TUCSON, Ariz. — After multiple combat tours as a Navy SEAL, Marcus Capone tried talk therapy. Brain-injury clinics. Prescription drugs. Nothing worked to ease his crippling depression and anxiety.
Then he smoked the venom of the Sonoran desert toad.
“I saw why they call this the ‘God molecule’ after I got a full central nervous system reset,” said Mr. Capone, 45, who now runs a nonprofit with his wife helping hundreds of other Special Operations veterans access toad medicine.
Riding the wave of greater mainstream acceptance of psychedelics for treating mental disorders and addiction, a fast-growing retreat industry is touting the potential of the toad’s secretions. People pay anywhere from $250 for a ceremony in the East Texas woods to $8,500 for a more gilded beachfront setting in Tulum, Mexico, to consume the venom.
But in a sign of the unintended consequences of the psychedelic resurgence, scientists are warning that the scramble by users to obtain the toads — involving poaching, over-harvesting and illegal trafficking in arid expanses straddling the border with Mexico — could trigger a collapse in Sonoran desert toad populations.
Toad medicine apostles are now increasingly split between those like Mr. Capone, who support using synthetic versions that are easy to produce, and purists who say they will never stop using venom collected from the toads themselves. As retreat operators tailor experiences for therapeutic, recreational or spiritual purposes, the discussions over threats to the toad are growing more contentious.
“We’re a church, and this is sacred medicine,” said Brooke Tarrer, 42, a former Texas schoolteacher who in 2015 founded the Universal Shamans of the New Tomorrow, which makes consumption of the toad venom a central feature of its practices.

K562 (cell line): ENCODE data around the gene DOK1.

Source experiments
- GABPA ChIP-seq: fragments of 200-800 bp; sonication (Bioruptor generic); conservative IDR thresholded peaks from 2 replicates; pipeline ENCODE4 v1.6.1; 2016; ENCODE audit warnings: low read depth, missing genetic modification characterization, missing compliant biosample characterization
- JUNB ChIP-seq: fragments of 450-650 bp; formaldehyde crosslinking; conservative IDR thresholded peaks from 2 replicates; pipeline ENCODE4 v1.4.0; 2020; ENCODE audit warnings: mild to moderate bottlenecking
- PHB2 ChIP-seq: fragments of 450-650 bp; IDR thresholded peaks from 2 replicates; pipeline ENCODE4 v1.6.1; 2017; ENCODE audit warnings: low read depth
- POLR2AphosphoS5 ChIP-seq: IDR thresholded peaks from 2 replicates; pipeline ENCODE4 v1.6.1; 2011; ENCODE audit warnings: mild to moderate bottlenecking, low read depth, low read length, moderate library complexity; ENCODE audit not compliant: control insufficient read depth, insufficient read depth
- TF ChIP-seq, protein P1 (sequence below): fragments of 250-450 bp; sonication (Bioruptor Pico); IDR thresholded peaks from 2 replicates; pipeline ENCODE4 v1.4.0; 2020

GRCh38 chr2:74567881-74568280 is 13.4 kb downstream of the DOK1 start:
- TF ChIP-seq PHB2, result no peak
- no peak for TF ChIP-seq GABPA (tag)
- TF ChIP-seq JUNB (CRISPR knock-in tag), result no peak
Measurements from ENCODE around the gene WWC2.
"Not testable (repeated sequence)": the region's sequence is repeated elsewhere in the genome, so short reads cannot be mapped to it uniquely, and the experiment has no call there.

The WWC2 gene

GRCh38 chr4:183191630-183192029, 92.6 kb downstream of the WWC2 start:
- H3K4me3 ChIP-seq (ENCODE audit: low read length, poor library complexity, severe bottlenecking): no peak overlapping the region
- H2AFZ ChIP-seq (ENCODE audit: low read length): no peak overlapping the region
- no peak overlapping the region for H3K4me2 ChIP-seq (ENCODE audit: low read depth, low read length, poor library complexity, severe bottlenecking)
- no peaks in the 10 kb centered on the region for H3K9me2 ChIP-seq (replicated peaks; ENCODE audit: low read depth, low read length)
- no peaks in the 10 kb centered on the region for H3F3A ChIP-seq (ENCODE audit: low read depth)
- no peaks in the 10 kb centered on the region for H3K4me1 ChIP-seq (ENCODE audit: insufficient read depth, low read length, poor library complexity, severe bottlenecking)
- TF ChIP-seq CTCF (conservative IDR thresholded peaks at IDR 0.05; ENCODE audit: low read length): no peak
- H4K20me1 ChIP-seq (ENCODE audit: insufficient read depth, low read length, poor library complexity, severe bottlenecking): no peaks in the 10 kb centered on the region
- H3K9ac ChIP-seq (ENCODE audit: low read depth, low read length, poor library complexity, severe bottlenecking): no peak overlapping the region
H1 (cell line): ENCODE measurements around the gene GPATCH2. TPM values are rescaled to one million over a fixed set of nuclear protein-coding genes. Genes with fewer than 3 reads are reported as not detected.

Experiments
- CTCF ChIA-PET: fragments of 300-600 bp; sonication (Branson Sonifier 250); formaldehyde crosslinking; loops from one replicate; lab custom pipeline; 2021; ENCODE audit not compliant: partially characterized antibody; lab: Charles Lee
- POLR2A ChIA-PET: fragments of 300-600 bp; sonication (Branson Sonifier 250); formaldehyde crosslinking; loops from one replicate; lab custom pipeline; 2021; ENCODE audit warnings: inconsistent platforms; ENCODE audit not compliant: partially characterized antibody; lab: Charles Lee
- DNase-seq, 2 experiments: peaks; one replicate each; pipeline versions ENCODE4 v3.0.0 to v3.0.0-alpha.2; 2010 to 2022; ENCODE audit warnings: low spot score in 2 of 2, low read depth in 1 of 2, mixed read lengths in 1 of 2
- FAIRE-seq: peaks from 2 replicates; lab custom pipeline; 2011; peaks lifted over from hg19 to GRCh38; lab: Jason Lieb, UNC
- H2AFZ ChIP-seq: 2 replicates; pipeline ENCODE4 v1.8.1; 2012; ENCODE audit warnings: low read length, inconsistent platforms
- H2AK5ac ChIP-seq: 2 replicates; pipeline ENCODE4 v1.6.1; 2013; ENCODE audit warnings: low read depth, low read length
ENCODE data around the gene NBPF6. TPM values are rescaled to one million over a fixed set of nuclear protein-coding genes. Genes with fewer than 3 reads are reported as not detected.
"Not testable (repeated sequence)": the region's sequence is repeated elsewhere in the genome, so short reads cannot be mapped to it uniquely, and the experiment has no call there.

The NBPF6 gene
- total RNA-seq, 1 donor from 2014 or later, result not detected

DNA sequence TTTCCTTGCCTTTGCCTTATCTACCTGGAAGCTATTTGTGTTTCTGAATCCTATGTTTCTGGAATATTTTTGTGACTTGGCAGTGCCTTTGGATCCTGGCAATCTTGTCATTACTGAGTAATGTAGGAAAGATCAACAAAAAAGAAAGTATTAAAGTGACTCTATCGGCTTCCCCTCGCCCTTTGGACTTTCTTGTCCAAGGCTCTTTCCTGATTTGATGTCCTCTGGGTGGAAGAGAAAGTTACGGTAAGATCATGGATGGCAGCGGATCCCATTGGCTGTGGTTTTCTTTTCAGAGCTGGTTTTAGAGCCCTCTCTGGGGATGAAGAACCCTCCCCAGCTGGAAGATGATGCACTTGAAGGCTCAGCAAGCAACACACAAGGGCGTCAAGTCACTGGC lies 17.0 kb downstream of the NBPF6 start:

Ms. Tarrer, whose church in Huntsville, Texas, charges $250 for a venom ceremony, positioned herself against what she called “Green movement people” aiming to protect the toad. “We would never go with synthetic,” she added.
The toad itself, found primarily in the Sonoran desert, which straddles parts of the southwestern United States and northwestern Mexico, is already thought to have been extirpated in California, where it hasn’t been found in the wild in decades. Authorities in New Mexico list it as threatened, citing excessive collection among factors.
The Sonoran desert toad can still be found in parts of Arizona and Sonora in northwest Mexico. One of the largest toads native to North America and remarkably long-lived with a life span reaching 20 years, it hibernates underground for most of the year, resurfacing to breed around the summer monsoon rains.
Herpetologists say the toad seems to have adapted to human-modified landscapes like irrigation ditches, suburban yards and water tanks on cattle ranches.
But risks abound. Motorists already kill many of the toads, and predators such as raccoons also target them.
When the toad is threatened, it excretes toxins strong enough to kill full-grown dogs. A substance found in these toxins, 5-MeO-DMT, can be dried into crystals and smoked in a pipe, producing an intense experience generally lasting 15 to 30 minutes, in contrast to other psychedelic substances that can involve hours of hallucinating and vomiting.
Five-MeO-DMT remains effectively illegal in the United States, where it is classified as a Schedule 1 substance. But while many users opt to attend retreats in Mexico, where it is legal, ceremonies are also taking place in the United States, where law enforcement agencies are largely tolerating its growing popularity.
Celebrities from Chelsea Handler to Joe Rogan have smoked the venom, commonly called Five or Bufo (after the toad’s former scientific name, Bufo alvarius; it’s been renamed Incilius alvarius). As researchers start looking into the safety of 5-MeO-DMT, reports of adverse experiences are also occasionally emerging.
For instance, a photographer died in one episode in Spain in 2020 after smoking the venom. At some retreats, operators have paramedics on standby to help people who might have negative reactions.
Still, interest in Bufo is climbing, with users often calling it the “God molecule,” likening its use to a religious experience.
Bernice Anderson, 50, who goes by the Mayan name Ixca and charges $1,100 for retreats in Utah, said that smoking Bufo allows some people to feel like they are dying before returning to life.
“They will foam at the mouth, and their eyes will roll to the back of their head,” said Ms. Anderson, who does not use synthetic 5-MeO-DMT. “It’s at that point where the shamanic experience comes in. This is something that has to be carried out very carefully.”